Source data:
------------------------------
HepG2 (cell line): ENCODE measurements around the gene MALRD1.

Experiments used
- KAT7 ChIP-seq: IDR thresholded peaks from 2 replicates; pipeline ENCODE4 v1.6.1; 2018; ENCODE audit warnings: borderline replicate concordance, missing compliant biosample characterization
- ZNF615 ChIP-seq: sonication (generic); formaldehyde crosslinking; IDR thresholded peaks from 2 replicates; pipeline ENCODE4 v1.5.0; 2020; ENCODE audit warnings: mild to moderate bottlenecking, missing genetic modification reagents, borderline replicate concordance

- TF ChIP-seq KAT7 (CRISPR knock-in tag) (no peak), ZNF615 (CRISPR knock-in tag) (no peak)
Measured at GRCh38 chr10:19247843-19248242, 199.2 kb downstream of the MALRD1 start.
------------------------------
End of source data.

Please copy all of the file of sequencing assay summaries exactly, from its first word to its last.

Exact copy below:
HepG2 (cell line): ENCODE measurements around the gene MALRD1.

Experiments used
- KAT7 ChIP-seq: IDR thresholded peaks from 2 replicates; pipeline ENCODE4 v1.6.1; 2018; ENCODE audit warnings: borderline replicate concordance, missing compliant biosample characterization
- ZNF615 ChIP-seq: sonication (generic); formaldehyde crosslinking; IDR thresholded peaks from 2 replicates; pipeline ENCODE4 v1.5.0; 2020; ENCODE audit warnings: mild to moderate bottlenecking, missing genetic modification reagents, borderline replicate concordance

- TF ChIP-seq KAT7 (CRISPR knock-in tag) (no peak), ZNF615 (CRISPR knock-in tag) (no peak)
Measured at GRCh38 chr10:19247843-19248242, 199.2 kb downstream of the MALRD1 start.